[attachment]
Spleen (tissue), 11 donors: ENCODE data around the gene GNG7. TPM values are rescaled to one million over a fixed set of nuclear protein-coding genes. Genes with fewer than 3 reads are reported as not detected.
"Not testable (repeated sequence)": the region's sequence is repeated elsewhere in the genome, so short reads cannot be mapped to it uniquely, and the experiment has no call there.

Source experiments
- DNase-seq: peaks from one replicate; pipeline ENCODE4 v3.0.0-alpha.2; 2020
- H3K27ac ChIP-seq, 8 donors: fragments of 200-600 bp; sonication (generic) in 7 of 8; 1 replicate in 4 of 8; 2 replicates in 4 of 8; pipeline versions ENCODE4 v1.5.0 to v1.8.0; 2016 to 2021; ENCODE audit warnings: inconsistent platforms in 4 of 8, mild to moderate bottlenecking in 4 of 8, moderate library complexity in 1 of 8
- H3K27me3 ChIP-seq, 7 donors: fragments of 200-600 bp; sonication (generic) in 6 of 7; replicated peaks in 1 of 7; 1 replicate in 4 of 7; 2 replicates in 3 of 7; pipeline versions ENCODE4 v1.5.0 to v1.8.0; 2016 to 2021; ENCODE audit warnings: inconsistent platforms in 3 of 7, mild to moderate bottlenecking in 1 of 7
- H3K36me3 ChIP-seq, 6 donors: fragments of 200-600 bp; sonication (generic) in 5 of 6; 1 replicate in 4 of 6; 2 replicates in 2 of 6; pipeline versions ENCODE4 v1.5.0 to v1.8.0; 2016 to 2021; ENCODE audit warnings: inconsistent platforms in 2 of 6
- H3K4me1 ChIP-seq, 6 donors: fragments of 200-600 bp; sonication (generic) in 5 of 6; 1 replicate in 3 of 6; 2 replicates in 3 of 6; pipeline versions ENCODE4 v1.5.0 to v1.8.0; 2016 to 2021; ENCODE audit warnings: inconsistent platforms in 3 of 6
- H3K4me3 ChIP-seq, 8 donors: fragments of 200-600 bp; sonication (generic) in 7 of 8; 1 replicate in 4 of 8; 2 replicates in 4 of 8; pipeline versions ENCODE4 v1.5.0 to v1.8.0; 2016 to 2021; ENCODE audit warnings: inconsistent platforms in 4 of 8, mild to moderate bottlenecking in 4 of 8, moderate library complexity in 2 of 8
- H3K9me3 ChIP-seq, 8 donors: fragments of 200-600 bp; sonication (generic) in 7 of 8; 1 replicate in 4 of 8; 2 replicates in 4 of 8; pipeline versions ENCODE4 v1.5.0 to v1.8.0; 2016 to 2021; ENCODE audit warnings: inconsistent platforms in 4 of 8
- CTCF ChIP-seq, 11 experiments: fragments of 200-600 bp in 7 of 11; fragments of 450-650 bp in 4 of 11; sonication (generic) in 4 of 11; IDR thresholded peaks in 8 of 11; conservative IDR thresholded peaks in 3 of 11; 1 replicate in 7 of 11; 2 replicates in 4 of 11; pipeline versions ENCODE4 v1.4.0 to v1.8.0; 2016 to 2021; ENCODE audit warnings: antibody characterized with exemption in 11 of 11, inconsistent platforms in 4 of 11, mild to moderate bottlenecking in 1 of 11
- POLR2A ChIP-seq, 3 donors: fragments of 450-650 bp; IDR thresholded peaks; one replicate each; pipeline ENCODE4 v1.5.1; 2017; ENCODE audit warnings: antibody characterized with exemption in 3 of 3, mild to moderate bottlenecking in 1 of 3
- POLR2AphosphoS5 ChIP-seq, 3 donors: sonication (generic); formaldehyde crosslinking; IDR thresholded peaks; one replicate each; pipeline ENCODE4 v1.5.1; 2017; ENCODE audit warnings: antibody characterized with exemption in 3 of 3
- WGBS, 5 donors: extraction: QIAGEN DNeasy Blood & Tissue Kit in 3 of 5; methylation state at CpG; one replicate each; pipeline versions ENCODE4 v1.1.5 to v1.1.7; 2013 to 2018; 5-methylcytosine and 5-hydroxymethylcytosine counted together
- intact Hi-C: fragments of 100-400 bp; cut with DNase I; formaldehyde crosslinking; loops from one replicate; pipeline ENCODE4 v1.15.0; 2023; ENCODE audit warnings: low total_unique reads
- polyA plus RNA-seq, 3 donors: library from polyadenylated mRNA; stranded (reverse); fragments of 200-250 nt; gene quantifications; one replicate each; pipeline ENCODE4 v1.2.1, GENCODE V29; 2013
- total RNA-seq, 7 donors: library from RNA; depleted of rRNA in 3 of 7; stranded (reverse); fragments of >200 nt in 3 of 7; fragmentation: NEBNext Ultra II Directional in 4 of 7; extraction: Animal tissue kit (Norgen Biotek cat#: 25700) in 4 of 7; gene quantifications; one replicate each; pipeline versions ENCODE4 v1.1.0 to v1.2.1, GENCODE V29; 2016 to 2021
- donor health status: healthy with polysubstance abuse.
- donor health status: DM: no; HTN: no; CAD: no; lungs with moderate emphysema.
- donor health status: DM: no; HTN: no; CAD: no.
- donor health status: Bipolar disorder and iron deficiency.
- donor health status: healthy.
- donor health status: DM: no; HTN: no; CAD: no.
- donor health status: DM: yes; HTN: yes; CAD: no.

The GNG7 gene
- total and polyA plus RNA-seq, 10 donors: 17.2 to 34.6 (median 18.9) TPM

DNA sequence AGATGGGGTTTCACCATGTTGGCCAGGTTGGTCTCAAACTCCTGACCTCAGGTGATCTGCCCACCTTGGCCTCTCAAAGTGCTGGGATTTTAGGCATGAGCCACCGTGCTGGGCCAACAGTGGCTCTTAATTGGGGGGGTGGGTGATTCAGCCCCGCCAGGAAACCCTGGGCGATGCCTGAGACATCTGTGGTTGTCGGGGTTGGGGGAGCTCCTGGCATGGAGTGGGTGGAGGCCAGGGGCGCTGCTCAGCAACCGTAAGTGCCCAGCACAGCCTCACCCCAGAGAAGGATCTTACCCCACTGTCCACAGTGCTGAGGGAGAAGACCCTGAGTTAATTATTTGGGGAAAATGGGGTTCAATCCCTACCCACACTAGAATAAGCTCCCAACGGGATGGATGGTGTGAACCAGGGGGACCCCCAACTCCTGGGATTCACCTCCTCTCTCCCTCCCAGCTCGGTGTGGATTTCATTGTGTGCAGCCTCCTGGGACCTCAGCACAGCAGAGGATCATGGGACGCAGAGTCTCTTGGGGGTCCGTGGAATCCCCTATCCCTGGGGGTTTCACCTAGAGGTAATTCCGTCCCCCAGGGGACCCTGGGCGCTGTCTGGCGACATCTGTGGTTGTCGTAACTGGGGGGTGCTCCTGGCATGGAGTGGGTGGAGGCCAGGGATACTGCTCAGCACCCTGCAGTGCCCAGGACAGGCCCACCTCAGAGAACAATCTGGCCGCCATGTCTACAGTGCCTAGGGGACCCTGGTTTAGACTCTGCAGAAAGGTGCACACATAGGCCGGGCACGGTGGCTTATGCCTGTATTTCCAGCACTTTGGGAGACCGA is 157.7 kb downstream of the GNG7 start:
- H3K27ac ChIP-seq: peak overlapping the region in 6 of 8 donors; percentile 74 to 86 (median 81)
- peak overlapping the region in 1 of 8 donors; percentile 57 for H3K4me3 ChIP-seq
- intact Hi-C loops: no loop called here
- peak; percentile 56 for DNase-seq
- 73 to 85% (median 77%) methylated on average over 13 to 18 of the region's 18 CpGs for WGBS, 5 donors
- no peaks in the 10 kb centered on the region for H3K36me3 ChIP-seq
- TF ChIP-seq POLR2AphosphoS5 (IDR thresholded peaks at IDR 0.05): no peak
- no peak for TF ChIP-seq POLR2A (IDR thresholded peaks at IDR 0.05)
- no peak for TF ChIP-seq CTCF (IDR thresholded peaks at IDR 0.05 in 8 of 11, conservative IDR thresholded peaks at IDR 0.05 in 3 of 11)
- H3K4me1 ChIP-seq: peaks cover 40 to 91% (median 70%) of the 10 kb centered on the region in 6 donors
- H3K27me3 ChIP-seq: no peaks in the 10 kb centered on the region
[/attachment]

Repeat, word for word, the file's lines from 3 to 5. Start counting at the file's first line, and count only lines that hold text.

Source experiments
- DNase-seq: peaks from one replicate; pipeline ENCODE4 v3.0.0-alpha.2; 2020
- H3K27ac ChIP-seq, 8 donors: fragments of 200-600 bp; sonication (generic) in 7 of 8; 1 replicate in 4 of 8; 2 replicates in 4 of 8; pipeline versions ENCODE4 v1.5.0 to v1.8.0; 2016 to 2021; ENCODE audit warnings: inconsistent platforms in 4 of 8, mild to moderate bottlenecking in 4 of 8, moderate library complexity in 1 of 8